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Greasemonkey Hacks by Mark Pilgrim

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Hack #1. Install a User Script

Greasemonkey won't do anything until you start installing user scripts to customize specific web pages.

A Greasemonkey user script is a single file, written in JavaScript, that customizes one or more web pages. So, before Greasemonkey can start working for you, you need to install a user script.

Tip

Many user scripts are available at the Greasemonkey script repository: http://userscripts.org.

This hack shows three ways to install user scripts. The first user script I ever wrote was called Butler. It adds functionality to Google search results.

Installing from the Context Menu

Here's how to install Butler from the context menu:

  1. Visit the Butler home page (http://diveintomark.org/projects/butler/) to see a brief description of the functionality that Butler offers.

  2. Right-click (Control-click on a Mac) the link titled "Download version…" (at the time of this writing, Version 0.3 is the latest release).

  3. From the context menu, select Install User Script….

  4. A dialog titled Install User Script will pop up, displaying the name of the script you are about to install (Butler, in this case), a brief description of what the script does, and a list of included and excluded pages. All of this information is taken from the script itself [Hack #2] .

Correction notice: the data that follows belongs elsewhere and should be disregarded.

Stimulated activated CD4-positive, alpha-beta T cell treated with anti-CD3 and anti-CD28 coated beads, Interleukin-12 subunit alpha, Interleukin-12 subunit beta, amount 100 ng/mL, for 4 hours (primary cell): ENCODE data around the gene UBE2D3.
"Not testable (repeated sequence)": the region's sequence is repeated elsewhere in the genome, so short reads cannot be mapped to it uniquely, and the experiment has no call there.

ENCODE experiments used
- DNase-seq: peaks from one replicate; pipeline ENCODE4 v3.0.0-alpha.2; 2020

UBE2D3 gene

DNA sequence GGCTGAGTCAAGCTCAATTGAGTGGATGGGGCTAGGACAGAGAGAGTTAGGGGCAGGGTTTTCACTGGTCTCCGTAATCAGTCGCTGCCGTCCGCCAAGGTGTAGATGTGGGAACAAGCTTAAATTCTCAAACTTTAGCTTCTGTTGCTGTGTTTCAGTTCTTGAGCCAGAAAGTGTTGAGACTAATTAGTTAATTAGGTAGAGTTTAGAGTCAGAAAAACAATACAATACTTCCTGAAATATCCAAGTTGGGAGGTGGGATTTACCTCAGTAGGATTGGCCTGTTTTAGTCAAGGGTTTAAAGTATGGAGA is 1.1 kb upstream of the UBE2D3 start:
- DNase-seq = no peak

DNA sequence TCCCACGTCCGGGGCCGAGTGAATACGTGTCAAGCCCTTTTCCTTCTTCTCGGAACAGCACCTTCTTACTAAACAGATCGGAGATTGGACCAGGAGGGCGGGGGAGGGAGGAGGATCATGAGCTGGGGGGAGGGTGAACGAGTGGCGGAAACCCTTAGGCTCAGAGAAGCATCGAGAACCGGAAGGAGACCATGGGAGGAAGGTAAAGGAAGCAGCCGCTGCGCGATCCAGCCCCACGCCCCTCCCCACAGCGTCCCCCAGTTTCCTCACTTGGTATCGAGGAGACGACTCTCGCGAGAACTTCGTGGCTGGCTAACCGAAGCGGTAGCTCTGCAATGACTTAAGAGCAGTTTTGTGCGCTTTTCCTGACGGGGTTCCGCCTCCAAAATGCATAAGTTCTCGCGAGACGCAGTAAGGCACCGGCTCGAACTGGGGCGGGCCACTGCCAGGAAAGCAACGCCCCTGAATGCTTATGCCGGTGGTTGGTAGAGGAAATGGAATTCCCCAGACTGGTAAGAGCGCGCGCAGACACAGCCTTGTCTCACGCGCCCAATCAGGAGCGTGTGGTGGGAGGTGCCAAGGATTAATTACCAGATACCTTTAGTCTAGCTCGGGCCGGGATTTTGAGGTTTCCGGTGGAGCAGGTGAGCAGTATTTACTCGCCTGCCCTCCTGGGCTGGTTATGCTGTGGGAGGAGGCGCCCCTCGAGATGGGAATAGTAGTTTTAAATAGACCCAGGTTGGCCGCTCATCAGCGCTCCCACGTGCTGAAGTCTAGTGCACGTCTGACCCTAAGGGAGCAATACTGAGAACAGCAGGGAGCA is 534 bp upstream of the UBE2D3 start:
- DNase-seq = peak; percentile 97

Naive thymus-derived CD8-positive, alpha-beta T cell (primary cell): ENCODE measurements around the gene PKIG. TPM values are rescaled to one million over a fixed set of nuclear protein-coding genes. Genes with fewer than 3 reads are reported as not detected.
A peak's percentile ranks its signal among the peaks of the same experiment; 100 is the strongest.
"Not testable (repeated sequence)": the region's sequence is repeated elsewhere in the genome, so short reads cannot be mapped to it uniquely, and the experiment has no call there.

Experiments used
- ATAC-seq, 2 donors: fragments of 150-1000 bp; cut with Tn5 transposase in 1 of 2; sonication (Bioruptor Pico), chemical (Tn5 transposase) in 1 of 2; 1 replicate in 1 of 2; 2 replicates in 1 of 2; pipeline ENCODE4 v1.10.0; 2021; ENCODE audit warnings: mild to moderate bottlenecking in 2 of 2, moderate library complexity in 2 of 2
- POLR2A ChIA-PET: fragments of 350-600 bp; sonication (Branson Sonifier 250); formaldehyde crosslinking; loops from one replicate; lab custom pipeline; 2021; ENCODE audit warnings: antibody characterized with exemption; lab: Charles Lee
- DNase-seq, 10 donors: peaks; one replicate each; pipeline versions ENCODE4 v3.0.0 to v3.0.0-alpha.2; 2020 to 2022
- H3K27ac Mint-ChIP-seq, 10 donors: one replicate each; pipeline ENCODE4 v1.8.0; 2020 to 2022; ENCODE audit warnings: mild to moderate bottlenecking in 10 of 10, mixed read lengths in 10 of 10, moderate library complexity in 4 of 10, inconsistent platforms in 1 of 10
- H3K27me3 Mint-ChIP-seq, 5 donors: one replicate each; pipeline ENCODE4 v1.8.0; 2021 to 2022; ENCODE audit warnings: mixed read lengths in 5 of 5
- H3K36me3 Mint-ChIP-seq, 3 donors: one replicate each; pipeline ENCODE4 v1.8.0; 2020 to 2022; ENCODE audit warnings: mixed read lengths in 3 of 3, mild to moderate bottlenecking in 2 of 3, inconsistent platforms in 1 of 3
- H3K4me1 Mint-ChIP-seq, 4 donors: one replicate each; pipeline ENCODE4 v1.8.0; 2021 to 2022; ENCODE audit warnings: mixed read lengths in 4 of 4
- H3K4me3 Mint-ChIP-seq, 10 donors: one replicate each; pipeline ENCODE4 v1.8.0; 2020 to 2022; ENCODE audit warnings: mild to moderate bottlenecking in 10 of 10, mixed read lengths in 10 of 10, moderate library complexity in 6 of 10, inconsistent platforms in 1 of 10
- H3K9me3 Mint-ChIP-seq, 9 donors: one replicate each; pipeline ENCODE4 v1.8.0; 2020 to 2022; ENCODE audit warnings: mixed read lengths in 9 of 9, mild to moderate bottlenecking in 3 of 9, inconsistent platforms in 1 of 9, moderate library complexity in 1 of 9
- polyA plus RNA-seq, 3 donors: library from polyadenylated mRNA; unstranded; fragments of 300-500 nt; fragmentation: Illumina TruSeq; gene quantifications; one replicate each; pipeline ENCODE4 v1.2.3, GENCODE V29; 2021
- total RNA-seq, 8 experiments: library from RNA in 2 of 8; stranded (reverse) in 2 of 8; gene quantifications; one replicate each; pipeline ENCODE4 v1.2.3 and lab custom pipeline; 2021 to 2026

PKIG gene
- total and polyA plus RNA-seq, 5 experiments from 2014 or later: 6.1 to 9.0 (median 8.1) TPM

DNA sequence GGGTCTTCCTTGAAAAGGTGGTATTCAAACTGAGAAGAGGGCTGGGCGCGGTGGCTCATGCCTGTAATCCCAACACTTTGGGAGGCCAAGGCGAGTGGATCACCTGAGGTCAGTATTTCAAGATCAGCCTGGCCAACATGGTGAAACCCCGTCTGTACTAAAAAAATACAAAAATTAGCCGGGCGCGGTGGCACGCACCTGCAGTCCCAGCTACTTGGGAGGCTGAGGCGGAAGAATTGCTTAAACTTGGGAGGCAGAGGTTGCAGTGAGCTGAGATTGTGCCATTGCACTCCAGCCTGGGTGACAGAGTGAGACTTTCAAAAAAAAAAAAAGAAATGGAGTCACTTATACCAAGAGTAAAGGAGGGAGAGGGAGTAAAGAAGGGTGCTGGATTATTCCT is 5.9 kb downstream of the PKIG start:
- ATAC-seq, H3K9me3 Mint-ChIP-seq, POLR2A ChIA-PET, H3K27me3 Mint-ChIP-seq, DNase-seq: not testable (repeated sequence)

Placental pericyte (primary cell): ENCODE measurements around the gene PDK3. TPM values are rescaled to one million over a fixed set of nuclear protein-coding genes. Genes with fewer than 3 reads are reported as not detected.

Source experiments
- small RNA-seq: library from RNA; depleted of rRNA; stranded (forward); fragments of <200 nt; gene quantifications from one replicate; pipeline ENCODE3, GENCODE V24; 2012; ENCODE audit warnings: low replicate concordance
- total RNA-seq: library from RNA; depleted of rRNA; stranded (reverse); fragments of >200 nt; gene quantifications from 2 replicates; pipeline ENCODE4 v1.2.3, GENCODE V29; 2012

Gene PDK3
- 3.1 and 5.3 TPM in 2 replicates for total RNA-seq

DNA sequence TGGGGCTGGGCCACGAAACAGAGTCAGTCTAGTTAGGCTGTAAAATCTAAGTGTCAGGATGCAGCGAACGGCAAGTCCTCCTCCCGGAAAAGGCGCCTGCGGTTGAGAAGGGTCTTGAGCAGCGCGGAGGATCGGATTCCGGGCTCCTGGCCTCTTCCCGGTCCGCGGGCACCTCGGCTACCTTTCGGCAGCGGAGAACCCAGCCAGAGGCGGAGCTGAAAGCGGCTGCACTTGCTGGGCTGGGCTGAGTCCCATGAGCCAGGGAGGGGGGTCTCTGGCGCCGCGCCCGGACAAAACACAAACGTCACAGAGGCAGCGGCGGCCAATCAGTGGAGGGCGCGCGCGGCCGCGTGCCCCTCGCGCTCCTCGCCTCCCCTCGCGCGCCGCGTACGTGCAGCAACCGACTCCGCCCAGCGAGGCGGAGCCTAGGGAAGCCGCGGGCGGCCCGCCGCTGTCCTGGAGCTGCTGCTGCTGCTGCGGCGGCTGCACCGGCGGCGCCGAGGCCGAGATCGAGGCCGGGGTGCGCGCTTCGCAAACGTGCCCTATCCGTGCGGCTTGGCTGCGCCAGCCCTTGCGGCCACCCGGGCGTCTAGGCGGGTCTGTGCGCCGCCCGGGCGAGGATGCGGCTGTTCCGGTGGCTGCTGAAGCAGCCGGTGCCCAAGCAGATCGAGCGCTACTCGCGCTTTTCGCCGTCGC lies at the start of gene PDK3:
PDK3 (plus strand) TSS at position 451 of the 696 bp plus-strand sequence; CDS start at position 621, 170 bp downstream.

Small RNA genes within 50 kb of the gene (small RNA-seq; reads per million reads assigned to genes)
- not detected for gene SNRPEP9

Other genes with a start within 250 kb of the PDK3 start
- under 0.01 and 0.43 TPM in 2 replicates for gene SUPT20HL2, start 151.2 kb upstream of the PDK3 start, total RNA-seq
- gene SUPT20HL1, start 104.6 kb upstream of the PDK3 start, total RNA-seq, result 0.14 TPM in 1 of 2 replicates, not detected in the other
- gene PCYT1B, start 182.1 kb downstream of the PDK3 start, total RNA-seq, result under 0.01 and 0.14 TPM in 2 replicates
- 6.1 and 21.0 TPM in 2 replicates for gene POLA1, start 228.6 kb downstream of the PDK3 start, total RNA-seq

5. Click OK to install the user script.

If all went well, Greasemonkey will display the following alert: "Success! Refresh page to see changes."

Now, search for something in Google. In the search results page, there is a line at the top of the results that says "Try your search on: Yahoo, Ask Jeeves, AlltheWeb…" as shown in Figure 1-4. There is also a banner along the top that says "Enhanced by Butler." All of these options were added by the Butler user script.

Butler-enhanced search results

Figure 1-4. Butler-enhanced search results

Installing from the Tools Menu

My Butler user script has a home page, but not all scripts do. Sometimes the author posts only the script itself. You can still install such scripts, even if there are no links to right-click.

Visit http://diveintomark.org/projects/butler/butler.user.js. You will see the Butler source code displayed in your browser. From the Tools menu, select Install User Script…. Greasemonkey will pop up the Install User Script dialog, and the rest of the installation is the same as described in the previous section.

Editing Greasemonkey's Configuration Files

Like most Firefox browser extensions, Greasemonkey stores its configuration files in your Firefox profile directory. You can install a user script manually by placing it in the right directory and editing the Greasemonkey configuration file with a text editor.

First you'll need to find your Firefox profile directory, which is harder than it sounds. The following list, from Nigel MacFarlane's excellent Firefox Hacks (O'Reilly), shows where to find this directory on your particular system: